Review: Batman/Catwoman #3

“God Rest Ye Merry Gentlemen”

Writer: Tom King

Artist: Clay Mann
Color Artist: Tomeu Morey
Letterer: Clayton Cowles
Review by Eric Lee

Batman/Catwoman #3 offers more of the same solid narrative while progressing the stories at a somewhat halting pace.

The good news is that this issue feels a little more clear on where the timeline delineations are set. Thanks to some festive border designs on certain scenes, the flow of the story really improves. Readers will not be distracted from the story to think about whether this is the past, present, or future. Now they can enjoy the plots progressing more.

Speaking of plot progression, most of them are starting to shape up to be really interesting ideas. The most fascinating one is the future plot where we see Helena Wayne in action as… Huntress of the future? She is not named here, but she gets a cool superhero costume. We also get a real taste of her personality.

Writer Tom King sets up a really cool conflict between the straight-laced Helena, and the more morally ambiguous elder Selina Kyle. Without getting into too much detail, it you can feel enormous tension in those scenes.

Unfortunately, the problem is that not every plot thread’s treated equally. The future timeline’s probably the most fully formed, while the present day and past plots are a little more threadbare. Scenes happen that string the stories along, so there’s an illusion of progression, but it’s hard to get invested in exactly what the reasons why are.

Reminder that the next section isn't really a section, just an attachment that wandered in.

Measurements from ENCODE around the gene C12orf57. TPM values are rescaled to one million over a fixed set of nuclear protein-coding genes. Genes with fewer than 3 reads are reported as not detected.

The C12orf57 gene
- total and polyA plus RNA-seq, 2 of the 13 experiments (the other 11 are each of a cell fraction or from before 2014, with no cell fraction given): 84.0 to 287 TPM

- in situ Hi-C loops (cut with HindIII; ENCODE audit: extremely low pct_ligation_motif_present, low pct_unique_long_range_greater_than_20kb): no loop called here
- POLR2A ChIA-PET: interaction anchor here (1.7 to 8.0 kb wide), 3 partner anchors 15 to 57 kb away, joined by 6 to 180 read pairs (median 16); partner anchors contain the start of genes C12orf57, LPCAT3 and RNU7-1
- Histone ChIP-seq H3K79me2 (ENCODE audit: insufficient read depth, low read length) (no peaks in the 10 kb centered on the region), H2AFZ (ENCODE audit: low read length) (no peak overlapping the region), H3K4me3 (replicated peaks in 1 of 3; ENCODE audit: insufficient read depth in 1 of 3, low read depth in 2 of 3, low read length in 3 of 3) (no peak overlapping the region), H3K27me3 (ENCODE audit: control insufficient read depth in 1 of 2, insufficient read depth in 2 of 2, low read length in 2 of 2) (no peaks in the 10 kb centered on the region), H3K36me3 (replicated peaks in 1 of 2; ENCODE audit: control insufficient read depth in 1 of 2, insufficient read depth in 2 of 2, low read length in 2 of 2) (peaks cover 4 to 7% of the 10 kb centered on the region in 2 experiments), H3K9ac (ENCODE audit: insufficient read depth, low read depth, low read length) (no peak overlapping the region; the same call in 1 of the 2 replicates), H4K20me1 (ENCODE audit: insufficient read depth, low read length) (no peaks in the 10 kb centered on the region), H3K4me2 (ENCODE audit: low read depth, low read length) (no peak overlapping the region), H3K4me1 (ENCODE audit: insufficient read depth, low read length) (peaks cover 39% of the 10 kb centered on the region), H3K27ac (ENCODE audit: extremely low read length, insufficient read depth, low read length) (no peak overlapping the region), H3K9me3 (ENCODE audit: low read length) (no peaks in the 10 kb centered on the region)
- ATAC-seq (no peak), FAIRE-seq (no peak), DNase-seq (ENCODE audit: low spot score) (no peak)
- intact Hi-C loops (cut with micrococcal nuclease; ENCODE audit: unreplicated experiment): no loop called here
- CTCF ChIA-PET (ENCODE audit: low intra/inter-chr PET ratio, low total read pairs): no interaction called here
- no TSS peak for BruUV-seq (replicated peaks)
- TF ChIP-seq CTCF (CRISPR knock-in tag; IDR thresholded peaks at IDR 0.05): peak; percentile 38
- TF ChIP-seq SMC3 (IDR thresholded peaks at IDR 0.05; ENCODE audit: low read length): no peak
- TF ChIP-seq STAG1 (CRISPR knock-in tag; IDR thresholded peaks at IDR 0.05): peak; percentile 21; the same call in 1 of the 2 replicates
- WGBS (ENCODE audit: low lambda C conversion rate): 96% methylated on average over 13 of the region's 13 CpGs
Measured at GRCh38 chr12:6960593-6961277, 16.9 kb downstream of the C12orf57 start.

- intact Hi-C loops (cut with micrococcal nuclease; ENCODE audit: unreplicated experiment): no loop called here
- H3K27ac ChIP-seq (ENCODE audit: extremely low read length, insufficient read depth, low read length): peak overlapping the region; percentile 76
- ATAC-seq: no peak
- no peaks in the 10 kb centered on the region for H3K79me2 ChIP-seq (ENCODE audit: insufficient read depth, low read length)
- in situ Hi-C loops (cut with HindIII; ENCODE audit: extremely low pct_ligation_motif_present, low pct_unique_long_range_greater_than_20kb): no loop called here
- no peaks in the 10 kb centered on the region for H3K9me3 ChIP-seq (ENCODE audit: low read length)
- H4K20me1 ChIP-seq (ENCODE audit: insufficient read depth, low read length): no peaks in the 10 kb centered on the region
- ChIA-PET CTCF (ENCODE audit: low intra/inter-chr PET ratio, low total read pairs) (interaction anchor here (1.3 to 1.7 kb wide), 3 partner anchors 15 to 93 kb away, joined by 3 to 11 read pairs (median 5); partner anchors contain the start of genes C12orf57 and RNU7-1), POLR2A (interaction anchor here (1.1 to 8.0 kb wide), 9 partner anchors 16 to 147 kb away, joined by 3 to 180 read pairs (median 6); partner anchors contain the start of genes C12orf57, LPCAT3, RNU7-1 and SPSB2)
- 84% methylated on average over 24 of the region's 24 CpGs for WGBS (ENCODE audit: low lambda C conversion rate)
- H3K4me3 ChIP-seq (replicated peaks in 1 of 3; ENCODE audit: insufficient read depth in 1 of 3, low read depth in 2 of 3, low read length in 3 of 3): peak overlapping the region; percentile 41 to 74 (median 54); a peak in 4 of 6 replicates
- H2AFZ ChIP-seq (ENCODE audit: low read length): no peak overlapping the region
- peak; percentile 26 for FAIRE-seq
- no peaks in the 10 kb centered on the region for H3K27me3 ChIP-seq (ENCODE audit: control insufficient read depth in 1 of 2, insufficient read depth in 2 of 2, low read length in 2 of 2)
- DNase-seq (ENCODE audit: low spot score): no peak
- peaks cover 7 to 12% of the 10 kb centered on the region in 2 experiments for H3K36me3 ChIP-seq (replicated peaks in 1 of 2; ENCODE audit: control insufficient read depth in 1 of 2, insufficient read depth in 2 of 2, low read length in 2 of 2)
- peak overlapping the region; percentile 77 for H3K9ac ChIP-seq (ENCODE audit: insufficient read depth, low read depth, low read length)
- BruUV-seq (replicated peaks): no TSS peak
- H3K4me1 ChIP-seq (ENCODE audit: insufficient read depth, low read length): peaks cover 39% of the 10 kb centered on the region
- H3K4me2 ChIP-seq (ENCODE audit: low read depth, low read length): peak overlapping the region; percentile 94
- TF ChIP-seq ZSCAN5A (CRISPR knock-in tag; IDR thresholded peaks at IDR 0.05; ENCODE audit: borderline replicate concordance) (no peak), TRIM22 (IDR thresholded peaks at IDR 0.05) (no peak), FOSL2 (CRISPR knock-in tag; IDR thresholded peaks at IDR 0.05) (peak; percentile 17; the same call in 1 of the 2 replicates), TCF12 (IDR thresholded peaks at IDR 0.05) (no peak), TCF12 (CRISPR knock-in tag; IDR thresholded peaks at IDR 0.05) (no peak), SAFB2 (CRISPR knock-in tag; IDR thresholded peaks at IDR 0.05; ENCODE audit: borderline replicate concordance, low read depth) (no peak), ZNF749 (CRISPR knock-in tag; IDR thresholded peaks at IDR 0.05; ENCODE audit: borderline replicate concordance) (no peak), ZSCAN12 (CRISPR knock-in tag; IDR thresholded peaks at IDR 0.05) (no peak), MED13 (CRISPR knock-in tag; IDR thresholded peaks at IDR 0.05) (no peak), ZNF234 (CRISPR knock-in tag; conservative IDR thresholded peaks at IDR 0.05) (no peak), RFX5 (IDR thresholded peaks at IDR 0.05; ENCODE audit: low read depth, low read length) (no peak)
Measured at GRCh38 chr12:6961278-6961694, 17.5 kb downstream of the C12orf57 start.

For example, the present teases a showdown between Selina and the Phantasm, but we’re not exactly sure why the villain’s targeting her. It’s entirely possible that we’ll find out later on, but for the immediate issue, the battle holds no emotional weight.

Because there is an inconsistency with the various plots, the issue (and series so far) feels a little disharmonious.


Batman/Catwoman #3 is the start of the plots really taking form, leading to some genuinely intriguing threads. However, the inconsistent pacing of the different plots means that parts of the issue drag, while others really shine.

Images courtesy of DC Entertainment


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